By Karen M. Johnson
Surely trainer Pat Reynolds will be experiencing the feeling of “what could have been” when he watches the freakishly talented Big Brown run May 3 in the Kentucky Derby Presented by Yum! Brands (gr.I) at Churchill Downs.
Reynolds, 57, trained Big Brown early in his 2-year-old season. The colt is undefeated in three starts, including an awesome-looking performance in the Florida Derby (gr.I) which stamped him as perhaps the favorite for the Run for the Roses.
Upon the advice of Reynolds, Paul Pompa Jr. purchased Big Brown, a son of Boundary out of the Nureyev mare Mien, for $190,000 at Keeneland’s April 2-year-old in training sale last spring.
The Big Brown story began earlier, during the winter of 2007, when Reynolds claimed Snake River Canyon, an older half-brother to Big Brown, by Gulch, for $62,500 from trainer Frank Brothers at Gulfstream Park. When Snake River Canyon ran next for $75,000, he won for Reynolds and Pompa, but was claimed back by Brothers.
“We thought we would give Snake River Canyon a confidence builder and then run him up the ladder,” Reynolds said April 25. “We ran him once, and Frankie claimed him back. It was an exciting race. He banged around on the front end with four horses, repulsed five bids. It was a top effort.”
Reynolds and Pompa saw enough from Snake River Canyon, who never won again for Brothers, to pique their interest when his half-brother was offered at Keeneland. Pompa, who has had horses with Reynolds since 2003, called his trainer and asked what he thought about buying Big Brown, who was bred in Kentucky by Dr. Gary Knapp’s Monticule.
“I knew Monticule had good breeding stock,” Reynolds said. “Monticule is a very interesting outfit. The guy behind it (Dr. Knapp) is a genius, I think. I told Paul, Snake River Canyon wasn’t that big, but if Big Brown had size, he should buy him, and he did.”
After absolutely crushing a field of maidens on the grass at Saratoga last year, Mike Iavarone and Richard Schiavo’s IEAH Stables purchased 75% interest in Big Brown from Pompa, who retained 25%. After the sale, the horse was turned over to trainer Rick Dutrow Jr. who trains the bulk of IEAH’s runners.
Reynolds said he wasn’t at liberty to discuss Big Brown’s purchase price, but did comment upon the $3 million price tag reported in the New York Times.
“I think (the Times) got their facts wrong,” said Reynolds, who hinted the price was higher. “Pompa is a pretty sharp guy, a business guy. The offers came in 20 minutes after Big Brown won his first race.
“Paul is a real straight-up guy, and he believed I was entitled to my (10) percent of the sale because I am the one who got the horse to the races. He didn’t short me one penny. He has always done the right thing by me.”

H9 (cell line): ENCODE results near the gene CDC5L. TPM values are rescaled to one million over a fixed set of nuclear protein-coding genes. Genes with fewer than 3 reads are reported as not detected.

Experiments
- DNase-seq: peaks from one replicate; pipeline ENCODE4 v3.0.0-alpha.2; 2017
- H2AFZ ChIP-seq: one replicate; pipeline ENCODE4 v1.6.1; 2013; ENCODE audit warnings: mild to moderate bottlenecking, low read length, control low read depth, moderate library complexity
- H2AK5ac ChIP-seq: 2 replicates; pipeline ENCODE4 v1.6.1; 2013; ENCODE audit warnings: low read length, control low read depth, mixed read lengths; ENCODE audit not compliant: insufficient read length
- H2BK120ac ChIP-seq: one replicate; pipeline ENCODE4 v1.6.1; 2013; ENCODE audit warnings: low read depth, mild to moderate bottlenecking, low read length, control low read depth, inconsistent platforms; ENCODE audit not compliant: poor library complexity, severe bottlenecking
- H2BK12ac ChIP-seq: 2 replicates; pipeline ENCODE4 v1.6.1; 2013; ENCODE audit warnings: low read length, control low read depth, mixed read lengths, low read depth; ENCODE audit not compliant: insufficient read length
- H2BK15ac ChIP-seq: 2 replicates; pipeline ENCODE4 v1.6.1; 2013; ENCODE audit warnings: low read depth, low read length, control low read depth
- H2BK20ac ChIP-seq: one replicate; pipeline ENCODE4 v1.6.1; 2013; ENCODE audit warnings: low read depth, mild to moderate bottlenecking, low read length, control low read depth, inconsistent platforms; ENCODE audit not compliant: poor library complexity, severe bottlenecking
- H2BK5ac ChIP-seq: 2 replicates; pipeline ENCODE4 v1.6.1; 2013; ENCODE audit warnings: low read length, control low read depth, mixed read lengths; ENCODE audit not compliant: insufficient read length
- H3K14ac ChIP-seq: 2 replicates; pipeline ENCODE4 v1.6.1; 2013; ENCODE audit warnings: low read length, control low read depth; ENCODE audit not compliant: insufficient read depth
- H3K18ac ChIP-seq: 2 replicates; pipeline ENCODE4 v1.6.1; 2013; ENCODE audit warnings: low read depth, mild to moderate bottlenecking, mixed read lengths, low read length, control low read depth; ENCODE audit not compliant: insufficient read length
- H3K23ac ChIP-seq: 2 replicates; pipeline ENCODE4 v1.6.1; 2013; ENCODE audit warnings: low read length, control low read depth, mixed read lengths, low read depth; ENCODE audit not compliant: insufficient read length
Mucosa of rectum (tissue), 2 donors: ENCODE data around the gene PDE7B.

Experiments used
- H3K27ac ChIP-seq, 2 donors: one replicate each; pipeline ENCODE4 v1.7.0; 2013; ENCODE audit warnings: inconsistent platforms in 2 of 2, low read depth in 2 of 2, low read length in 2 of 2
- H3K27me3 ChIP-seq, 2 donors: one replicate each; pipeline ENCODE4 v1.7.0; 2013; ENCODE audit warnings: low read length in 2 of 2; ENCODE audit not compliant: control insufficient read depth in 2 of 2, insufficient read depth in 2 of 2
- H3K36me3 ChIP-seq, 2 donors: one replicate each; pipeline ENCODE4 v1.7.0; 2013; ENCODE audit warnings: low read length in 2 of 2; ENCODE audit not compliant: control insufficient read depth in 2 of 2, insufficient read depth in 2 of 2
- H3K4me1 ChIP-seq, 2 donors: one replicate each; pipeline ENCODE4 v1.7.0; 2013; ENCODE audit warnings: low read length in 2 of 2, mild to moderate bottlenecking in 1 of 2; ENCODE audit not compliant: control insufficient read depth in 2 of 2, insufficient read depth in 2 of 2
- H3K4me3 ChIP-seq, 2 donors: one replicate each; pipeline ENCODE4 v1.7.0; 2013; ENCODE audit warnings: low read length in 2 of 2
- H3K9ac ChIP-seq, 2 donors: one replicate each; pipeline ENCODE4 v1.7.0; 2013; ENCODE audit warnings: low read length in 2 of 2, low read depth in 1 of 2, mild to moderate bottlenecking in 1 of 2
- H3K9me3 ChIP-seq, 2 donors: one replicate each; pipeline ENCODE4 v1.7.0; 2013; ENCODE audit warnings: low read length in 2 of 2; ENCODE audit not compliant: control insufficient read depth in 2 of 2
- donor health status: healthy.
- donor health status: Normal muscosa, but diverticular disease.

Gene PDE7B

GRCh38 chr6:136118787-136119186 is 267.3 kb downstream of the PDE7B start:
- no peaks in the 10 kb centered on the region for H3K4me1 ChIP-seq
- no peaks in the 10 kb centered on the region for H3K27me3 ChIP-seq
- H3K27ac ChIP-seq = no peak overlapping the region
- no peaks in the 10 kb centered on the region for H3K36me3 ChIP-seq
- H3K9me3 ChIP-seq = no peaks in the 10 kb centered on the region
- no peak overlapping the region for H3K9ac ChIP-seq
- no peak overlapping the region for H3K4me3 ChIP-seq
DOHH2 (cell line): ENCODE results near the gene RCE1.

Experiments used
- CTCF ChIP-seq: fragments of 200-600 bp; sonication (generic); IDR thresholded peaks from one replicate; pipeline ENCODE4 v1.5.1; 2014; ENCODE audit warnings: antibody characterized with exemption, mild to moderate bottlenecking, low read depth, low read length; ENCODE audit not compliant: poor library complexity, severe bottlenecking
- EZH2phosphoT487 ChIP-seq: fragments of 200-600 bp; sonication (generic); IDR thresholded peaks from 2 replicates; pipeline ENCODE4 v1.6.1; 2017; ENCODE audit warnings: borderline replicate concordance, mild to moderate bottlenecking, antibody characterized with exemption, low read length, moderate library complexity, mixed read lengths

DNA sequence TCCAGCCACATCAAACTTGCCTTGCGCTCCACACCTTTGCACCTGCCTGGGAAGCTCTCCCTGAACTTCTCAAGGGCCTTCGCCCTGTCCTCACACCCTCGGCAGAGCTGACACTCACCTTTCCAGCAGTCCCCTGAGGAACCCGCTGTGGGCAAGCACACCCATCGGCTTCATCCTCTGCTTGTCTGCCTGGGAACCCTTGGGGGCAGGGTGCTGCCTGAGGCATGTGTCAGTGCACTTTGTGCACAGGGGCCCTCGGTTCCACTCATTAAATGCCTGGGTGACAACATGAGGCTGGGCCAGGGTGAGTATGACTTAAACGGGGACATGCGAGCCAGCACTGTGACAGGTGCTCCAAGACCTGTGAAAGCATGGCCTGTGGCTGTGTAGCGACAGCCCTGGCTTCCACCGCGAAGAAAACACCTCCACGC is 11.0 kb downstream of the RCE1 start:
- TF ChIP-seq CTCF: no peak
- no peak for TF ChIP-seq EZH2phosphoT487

Reynolds said Big Brown gave him a dose of the “wow” factor even before the horse reached the races.
“One day he worked on the Oklahoma turf at Saratoga and went a half-mile in :44 3/5,” Reynolds said. “The clockers described the turf as a paved road, but paved road or not, 2-year-olds don’t do splits like that.”
Big Brown has an unusual marking, nearby his girth area on his left side, which Reynolds described as “white, the size of a couple half-dollars.” He said the distinctive marking could be the stamp of greatness, giving a nod to Federico Tesio, one of the most influential breeders of the 20th century.
“Tesio said really good horses sometimes have something freakish about them,” Reynolds said. “Big Brown certainly has that oddball patch.”
Reynolds, who saddled his first winner in 1974 at Keystone Park, gained national recognition for his work with Peeping Tom, a gelding he and Flatbird Stable claimed for $40,000 and who went on to win $802,395 and was victorious in the 2001 Carter Handicap (gr.I) at Aqueduct. In last year’s Grey Goose Breeders’ Cup Juvenile Fillies (gr.I), Reynolds saddled the Pompa-owned Backseat Rhythm to a third-place finish behind champion Indian Blessing and Proud Spell at Monmouth Park. The filly also finished second in the Frizette Stakes (gr.I) at Belmont Park.
But Reynolds has never had a chance with a Derby horse. He came close in 2004 with Gotham (gr.III) winner Alysweep, but the former claimer failed to make any of the Triple Crown races. Come Derby Day 2008, Reynolds will be kicking back on his couch at his home in Flushing, N.Y., watching Big Brown. He acknowledged that it is a bittersweet scenario, but he is pulling for Pompa who has 13 horses at Belmont with him.
“Everybody has feelings,” Reynolds said. “Of course, I would much rather Big Brown be running in my name in the program. Winning the Derby is a career-changing race. But we couldn’t have sold him and held on to him at the same time. If we had to do it again, we would. You always got to take the money. I wish the connections of Big Brown the best.”